Cinnamon Serialization Update
Sorry I didn’t post yesterday. Here’s one of the reasons for the delay:
Now that I’ve published 10 free chapters of The Truth About Cinnamon (when the original plan was to only publish 7), I’m going to take a break from that process for a little while. The 1-2 hours of time required to prepare each chapter every week is time I want to start devoting to my blog instead, at least for the moment. This is especially true since I’m not sure how many readers are actually reading the free serialized issues.
If anyone is out there, however, who’s been getting into the story, has finished all 10 chapters, and is clamoring for more, please do let me know. At that point, I’ll publish #11.
Paid Speaking Gig
My first paid speaking engagement was very well-received last Friday, and I had a fabulous time while meeting another room full of terrific people. The experience would have been fulfilling enough if that was the end of the story, but I also sold five copies of The Truth About Cinnamon while I was there. In addition, the majority of people in the audience said that they want to receive the press release for Separation of Faith when the time comes later this spring.
The day was a good one!
Making “a Living” from Our Writing
A few of you have been commenting this week on the difficult prospects for making even a marginal living from our writing. And I’ve been saying that there’s some truth to that concern for most of us who aren’t yet prolific celebrity authors.
But when you expand your thinking about “making a living” to include things like speaking engagements, advertisements on our websites and blogs, interviews for which we might be paid, and other avenues that are limited only by our imaginations, the money starts to add up.
The key, of course, as I’ve said so many times in this blog, is to first make sure we’re creating something of the highest quality possible. We need to be well-educated in all the basics and nuances of our craft, and we need to seek a lot of input, turning our work over to beta readers and professional editors for their critiques. Then we have to be open to the issues presented in those critiques, open and willing to invest the necessary time to make changes.
Once we have a product of the highest quality, a world of possibilities for making a living–with that product as a base–will open up to us. And making a living from our writing only begins with the royalties, if we’re inventive and creative enough to take some chances.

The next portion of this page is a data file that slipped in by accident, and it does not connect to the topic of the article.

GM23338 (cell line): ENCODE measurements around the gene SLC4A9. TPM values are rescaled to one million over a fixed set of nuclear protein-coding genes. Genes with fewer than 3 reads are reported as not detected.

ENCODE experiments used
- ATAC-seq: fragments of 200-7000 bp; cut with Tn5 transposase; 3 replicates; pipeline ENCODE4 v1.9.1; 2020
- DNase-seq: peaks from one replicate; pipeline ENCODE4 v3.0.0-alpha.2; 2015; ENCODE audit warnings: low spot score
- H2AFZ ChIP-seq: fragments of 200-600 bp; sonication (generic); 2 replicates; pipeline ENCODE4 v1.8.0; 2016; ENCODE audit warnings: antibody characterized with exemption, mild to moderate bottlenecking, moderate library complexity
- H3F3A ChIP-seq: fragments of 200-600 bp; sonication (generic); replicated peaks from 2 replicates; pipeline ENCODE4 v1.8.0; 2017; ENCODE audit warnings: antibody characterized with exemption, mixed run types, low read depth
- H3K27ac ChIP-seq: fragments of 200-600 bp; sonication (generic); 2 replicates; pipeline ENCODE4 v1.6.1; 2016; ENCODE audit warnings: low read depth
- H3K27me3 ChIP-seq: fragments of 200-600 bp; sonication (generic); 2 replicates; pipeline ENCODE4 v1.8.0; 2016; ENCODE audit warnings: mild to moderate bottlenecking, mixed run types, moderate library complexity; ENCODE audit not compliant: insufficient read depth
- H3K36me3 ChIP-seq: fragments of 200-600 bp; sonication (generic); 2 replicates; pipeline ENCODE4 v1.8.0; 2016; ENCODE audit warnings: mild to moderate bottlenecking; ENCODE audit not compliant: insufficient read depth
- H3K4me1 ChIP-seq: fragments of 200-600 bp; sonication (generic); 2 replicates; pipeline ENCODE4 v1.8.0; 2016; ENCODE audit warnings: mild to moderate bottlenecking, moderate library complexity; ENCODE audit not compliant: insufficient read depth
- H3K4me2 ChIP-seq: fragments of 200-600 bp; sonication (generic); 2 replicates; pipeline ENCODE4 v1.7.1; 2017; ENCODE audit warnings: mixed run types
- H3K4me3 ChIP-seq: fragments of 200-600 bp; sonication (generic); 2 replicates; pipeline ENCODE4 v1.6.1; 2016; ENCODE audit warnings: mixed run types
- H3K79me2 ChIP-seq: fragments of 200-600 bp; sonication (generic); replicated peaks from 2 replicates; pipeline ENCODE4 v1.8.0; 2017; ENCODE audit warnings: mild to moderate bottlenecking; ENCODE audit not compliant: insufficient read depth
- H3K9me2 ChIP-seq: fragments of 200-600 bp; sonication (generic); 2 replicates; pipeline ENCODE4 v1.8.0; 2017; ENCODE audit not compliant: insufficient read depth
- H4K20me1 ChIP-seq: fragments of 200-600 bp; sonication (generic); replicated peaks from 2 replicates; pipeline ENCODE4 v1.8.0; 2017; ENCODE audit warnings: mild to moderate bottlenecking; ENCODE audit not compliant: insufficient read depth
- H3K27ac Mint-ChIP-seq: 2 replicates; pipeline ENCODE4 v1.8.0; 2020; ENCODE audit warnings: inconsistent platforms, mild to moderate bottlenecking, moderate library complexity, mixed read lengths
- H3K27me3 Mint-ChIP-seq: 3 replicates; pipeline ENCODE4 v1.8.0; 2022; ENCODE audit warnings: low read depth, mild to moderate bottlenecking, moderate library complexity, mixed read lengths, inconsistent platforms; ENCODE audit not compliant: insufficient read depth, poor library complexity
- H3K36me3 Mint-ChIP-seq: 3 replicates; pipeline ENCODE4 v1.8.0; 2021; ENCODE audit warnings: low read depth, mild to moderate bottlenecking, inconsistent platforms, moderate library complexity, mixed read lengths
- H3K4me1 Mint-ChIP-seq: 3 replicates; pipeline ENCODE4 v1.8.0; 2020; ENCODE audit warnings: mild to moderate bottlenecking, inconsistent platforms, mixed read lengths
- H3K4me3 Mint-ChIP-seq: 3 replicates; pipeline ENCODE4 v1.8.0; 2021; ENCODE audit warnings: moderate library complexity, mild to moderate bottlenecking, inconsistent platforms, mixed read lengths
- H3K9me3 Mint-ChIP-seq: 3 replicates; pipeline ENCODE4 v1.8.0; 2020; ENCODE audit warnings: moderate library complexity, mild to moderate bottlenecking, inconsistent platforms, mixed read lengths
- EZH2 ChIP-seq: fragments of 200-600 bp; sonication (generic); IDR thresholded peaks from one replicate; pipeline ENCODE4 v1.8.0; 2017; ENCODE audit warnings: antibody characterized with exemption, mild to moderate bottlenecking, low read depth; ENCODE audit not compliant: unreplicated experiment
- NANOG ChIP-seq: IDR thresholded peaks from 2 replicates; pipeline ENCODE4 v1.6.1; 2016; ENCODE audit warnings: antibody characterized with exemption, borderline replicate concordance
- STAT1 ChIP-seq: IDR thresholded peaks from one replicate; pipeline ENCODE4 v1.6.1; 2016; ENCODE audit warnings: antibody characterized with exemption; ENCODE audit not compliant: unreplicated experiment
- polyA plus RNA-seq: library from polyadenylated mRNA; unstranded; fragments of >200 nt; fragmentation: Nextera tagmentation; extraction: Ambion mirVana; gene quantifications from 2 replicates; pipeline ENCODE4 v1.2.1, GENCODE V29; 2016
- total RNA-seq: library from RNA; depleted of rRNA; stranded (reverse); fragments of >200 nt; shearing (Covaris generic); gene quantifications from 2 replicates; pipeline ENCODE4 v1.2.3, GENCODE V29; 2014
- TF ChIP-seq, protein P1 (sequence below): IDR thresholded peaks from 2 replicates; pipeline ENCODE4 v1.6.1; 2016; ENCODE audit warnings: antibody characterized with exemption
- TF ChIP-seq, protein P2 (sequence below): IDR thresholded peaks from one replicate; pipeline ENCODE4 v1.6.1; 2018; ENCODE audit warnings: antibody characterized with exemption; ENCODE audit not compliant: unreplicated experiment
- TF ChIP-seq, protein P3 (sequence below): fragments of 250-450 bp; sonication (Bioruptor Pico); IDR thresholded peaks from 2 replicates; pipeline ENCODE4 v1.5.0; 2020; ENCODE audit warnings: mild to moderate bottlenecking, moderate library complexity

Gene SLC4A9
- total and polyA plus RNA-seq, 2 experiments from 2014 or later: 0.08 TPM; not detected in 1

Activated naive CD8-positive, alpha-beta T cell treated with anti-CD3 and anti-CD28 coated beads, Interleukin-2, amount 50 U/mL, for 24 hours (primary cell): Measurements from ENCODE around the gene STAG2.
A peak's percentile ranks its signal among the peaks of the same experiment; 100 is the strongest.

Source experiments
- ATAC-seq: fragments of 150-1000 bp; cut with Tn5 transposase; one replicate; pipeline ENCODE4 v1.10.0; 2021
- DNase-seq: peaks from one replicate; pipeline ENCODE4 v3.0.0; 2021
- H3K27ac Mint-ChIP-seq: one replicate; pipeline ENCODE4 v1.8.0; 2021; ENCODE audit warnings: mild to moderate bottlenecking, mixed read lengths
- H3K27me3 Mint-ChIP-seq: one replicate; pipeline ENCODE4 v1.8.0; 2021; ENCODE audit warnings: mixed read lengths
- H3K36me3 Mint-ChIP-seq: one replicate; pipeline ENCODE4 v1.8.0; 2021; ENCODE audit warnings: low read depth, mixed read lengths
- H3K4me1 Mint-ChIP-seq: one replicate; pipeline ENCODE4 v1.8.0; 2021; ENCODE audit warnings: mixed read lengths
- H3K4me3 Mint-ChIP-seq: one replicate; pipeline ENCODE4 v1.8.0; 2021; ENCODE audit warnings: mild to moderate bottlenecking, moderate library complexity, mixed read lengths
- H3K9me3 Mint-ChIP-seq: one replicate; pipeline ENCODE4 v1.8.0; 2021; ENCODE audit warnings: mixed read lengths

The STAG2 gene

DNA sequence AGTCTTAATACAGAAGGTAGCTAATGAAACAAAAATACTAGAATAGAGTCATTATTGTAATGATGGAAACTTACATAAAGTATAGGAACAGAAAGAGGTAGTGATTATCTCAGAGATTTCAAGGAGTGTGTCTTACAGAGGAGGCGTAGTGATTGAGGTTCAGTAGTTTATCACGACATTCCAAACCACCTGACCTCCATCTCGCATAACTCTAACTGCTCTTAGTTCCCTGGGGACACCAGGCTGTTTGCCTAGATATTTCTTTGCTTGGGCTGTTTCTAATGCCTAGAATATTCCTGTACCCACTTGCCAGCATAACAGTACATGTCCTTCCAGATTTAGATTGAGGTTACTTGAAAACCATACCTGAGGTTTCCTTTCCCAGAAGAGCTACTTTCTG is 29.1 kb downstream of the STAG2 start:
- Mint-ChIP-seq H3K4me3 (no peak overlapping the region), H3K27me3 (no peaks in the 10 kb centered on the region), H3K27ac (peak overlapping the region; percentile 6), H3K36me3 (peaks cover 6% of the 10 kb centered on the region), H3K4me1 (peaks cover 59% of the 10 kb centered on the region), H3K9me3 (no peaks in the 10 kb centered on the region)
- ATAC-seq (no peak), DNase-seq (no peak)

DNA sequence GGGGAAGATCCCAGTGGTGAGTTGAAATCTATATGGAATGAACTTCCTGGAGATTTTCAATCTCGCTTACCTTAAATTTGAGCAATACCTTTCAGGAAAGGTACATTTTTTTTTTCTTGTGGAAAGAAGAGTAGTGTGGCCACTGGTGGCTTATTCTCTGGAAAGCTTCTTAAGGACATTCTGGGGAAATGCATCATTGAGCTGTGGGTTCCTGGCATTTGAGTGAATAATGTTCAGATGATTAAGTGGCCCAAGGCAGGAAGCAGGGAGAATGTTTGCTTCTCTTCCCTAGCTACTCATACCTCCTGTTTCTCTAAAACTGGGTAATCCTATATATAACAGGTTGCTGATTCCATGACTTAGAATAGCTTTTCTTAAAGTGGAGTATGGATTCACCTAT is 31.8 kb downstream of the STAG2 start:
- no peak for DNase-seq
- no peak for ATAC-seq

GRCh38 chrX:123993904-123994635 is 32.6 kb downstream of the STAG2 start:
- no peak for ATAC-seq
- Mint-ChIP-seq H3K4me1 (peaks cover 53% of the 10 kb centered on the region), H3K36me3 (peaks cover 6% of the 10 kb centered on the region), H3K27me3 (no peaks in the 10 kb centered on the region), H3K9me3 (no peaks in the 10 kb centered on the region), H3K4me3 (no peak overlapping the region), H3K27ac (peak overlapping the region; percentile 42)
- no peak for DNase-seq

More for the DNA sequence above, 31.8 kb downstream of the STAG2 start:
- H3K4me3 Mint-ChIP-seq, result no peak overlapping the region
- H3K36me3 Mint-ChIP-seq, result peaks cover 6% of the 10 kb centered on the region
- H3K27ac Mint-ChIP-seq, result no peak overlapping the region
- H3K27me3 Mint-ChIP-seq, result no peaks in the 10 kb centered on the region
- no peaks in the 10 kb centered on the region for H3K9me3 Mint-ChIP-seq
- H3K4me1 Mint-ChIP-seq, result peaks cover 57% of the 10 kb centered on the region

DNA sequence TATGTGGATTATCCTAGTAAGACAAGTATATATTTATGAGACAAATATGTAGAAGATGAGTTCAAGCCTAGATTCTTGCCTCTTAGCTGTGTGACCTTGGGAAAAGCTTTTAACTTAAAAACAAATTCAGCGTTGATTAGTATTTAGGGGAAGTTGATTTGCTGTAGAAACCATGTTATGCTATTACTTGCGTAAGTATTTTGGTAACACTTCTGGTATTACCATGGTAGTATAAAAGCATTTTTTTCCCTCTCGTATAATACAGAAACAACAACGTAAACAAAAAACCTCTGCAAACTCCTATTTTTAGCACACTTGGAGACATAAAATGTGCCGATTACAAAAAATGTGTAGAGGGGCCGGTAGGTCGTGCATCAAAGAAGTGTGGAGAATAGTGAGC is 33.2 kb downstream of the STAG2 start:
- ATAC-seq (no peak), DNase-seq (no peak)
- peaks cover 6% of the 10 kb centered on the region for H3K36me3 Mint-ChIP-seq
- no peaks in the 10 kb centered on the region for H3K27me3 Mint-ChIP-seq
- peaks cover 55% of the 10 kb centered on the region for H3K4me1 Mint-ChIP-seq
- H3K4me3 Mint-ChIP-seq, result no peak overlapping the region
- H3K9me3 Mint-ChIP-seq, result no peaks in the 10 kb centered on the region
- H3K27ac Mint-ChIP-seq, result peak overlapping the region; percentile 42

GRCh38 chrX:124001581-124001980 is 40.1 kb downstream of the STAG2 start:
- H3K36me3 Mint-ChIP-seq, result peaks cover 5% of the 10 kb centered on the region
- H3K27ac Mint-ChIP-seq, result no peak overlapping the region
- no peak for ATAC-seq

I’ll be on the lookout for articles that I can share with you on this subject.
Speaking of producing a quality product and mastering the elements of our craft, I’d like to spend a moment on an issue that surfaces with great frequency when I’m wearing my editor’s hat. That issue is the word “it.” If I had a dollar for every “it” I’ve seen in manuscripts, I wouldn’t need to worry about making a living.
Here are the two main problems with “it”:
- “It” doesn’t actually say anything or paint any pictures for the reader.
- A whole bunch of us, through sheer habit and an absence of awareness, overuse the word “it” to the point where what we’re trying to say/explain, or the imagery we’re trying to create, becomes completely diluted.
As an experiment, go to the beginning of whatever project you’re currently writing and do a Find function on the word “it” (making sure you specify that you’re looking for the whole word). Each time you click on Find Next, highlight the word “it” that pops up, excluding any “it” that shows up in a direct quote or in dialogue. Direct quotes can’t be changed, of course, and “it” in dialogue is okay because that’s the way people actually talk. The target should be “it” in any narrative.
You can do this experiement for as many pages/chapters as you like, and I promise you that you will be absolutely astonished at what you discover. You’ll have highlights all over the place!